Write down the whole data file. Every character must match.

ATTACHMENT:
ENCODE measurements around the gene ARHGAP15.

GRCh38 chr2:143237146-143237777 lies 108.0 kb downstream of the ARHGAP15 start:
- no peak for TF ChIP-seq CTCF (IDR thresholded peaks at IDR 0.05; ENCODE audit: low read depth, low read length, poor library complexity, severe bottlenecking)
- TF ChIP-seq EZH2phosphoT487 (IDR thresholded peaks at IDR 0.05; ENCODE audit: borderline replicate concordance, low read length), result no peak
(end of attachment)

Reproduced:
ENCODE measurements around the gene ARHGAP15.

GRCh38 chr2:143237146-143237777 lies 108.0 kb downstream of the ARHGAP15 start:
- no peak for TF ChIP-seq CTCF (IDR thresholded peaks at IDR 0.05; ENCODE audit: low read depth, low read length, poor library complexity, severe bottlenecking)
- TF ChIP-seq EZH2phosphoT487 (IDR thresholded peaks at IDR 0.05; ENCODE audit: borderline replicate concordance, low read length), result no peak